Remodel or Teardown?
For homeowners who want more space, each option has its pros and cons.
In late 2016, Karl Hartmann and his wife, Kendra, were midway through the approval process for a major remodel of their 2,300-square-foot home near Virginia Hospital Center. They had already hired an architect, submitted plans to the BZA and received permission to proceed with a project that included enclosing an existing carport. “Then we hit some snags,” Hartmann says.
Their original proposal to the BZA had been based on a plat drawn seven years earlier, when they first bought the house. But when they had a surveyor come out to re-draw the plat (as required to determine the amount of land disruption that construction activity would create), the new plat placed their carport six inches closer to their property line, rendering it non-compliant with county setback rules.
“Suddenly, our proposal that had been submitted and approved was problematic,” Hartmann says, “even though nothing had changed.”
Nevertheless, the hiccup called for a follow-up with the BZA, which meant putting the project back in the pipeline and waiting another four to six months for a new hearing date.
In the meantime, the Hartmanns had been watching the progress of a new home that infill developer Dave Springberg was building a few blocks away on a teardown lot. Springberg’s company, Spring Street Development, had bought a small brick Colonial from an older woman who was moving to a retirement community, razed it and was now building a 4,900-square-foot speculative home (meaning the builder didn’t yet have a buyer lined up) in its place.
The Hartmanns started doing the math, comparing the price tag on the new house with the amount they’d been planning to sink into their remodel— including the cost of a temporary move to a rental house during construction. “We had assumed Dave’s house would be out of reach,” Hartmann says, “but it actually wasn’t.” For an additional $75,000, “we got everything we wanted, above and beyond what was possible with the renovation, and we didn’t have to deal with the county stuff.”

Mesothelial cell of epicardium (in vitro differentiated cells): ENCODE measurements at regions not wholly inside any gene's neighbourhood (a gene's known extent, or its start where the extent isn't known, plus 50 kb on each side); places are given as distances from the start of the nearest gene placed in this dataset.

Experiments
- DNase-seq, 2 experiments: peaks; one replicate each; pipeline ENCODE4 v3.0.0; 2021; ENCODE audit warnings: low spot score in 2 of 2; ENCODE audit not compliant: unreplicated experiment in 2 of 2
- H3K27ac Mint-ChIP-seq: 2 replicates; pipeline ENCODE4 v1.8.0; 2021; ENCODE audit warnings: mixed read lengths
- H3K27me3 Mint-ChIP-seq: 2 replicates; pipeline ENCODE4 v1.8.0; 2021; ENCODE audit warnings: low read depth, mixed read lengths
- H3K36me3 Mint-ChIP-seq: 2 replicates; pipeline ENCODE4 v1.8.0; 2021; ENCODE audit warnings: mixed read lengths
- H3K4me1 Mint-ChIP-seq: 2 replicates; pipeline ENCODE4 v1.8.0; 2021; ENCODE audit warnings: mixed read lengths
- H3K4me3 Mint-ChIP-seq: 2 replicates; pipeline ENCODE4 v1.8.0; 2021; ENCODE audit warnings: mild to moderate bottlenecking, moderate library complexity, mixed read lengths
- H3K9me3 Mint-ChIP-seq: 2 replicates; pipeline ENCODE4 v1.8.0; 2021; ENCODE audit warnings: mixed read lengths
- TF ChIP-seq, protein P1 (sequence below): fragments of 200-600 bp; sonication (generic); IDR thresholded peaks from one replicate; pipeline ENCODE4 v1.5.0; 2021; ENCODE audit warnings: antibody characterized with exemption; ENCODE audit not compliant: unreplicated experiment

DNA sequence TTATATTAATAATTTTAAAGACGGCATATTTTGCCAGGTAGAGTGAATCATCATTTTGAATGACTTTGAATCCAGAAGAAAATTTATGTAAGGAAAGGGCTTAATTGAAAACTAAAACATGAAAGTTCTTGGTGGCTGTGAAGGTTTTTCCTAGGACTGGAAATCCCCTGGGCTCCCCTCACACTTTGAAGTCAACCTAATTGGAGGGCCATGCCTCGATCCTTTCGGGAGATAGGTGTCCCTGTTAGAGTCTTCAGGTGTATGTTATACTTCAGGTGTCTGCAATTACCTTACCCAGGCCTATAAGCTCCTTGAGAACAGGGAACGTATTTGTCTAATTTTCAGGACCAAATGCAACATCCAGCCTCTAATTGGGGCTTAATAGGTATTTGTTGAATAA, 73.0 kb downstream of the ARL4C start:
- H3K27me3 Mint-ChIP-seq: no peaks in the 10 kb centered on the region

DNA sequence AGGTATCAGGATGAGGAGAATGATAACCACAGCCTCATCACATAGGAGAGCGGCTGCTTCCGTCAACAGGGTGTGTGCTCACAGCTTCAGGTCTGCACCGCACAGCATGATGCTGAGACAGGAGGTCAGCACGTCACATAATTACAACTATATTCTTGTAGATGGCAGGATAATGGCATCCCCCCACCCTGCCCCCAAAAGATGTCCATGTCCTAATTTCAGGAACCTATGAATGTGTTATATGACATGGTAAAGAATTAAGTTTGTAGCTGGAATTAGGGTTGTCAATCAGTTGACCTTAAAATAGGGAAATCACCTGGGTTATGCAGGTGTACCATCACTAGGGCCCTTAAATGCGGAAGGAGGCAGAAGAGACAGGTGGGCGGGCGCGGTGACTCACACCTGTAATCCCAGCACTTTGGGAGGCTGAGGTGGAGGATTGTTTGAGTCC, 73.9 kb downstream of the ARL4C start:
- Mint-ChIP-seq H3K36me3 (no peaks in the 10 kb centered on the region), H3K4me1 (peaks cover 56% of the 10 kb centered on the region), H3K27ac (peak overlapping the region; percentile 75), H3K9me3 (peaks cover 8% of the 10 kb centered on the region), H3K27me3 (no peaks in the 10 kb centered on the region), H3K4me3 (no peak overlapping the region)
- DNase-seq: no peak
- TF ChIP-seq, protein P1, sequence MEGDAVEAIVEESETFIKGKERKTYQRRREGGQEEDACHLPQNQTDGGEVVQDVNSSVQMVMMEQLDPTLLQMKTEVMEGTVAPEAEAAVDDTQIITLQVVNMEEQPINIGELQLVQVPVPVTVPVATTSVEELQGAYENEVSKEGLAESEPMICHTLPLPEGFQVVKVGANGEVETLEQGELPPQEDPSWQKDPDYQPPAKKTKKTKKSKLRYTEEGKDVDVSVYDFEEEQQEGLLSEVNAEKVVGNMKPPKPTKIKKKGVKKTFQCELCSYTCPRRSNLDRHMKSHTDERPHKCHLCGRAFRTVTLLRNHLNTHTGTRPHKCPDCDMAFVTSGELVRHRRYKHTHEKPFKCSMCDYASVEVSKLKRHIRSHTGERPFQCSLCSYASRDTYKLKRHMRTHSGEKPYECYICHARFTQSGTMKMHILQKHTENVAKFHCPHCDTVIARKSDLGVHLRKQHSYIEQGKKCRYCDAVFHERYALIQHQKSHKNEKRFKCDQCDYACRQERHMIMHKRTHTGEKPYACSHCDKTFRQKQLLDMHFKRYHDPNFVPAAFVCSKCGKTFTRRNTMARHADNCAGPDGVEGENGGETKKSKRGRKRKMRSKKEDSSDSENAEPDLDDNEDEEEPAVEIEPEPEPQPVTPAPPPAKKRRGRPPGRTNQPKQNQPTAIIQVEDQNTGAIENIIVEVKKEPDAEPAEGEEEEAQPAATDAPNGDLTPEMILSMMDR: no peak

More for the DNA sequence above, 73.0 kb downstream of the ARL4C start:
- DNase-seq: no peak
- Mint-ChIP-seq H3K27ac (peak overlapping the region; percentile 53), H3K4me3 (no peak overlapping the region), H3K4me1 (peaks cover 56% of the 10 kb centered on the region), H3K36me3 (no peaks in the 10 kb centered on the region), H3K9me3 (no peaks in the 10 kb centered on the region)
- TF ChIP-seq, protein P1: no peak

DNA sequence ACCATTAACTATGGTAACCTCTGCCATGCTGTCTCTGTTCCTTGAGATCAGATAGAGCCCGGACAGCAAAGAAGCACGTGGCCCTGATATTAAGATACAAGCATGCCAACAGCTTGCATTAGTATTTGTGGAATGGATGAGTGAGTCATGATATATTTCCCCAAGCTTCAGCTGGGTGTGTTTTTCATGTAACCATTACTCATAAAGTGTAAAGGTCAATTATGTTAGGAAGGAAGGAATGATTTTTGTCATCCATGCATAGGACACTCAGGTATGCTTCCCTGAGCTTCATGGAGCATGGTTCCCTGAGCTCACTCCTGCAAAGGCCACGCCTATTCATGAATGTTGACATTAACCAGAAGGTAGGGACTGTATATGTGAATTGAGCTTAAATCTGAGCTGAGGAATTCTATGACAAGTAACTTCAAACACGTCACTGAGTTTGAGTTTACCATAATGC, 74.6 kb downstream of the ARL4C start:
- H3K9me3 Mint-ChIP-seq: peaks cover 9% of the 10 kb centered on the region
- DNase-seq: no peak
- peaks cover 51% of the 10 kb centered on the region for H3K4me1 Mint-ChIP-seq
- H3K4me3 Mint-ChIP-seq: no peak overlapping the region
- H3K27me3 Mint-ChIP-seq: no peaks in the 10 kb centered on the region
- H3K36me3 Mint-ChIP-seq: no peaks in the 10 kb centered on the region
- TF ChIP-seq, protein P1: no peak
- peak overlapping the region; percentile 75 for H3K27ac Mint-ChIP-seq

Plus, buying new, in this case, was faster. The remodel was looking like it would take at least another year, he says, while the new home was about two months from completion. “We would have been happy remodeling,” he says, “but in the end we concluded the new house was simpler. It meant that we would only be moving once.”
In February 2017, Hartmann’s family of four moved into a new house that had all of the features on their wish list—an open floor plan, 9-foot ceilings, a second-floor laundry room, two home offices (both parents work from home) and a nice front porch—plus a two-car garage, a basement guest suite and a rec room for the kids.
“The old house had some awkward parts of the existing foundation that limited our ability to get an ideal layout, even with the remodel,” he adds. “You can see how this becomes a perfect storm for making a decision that simplifies your life.”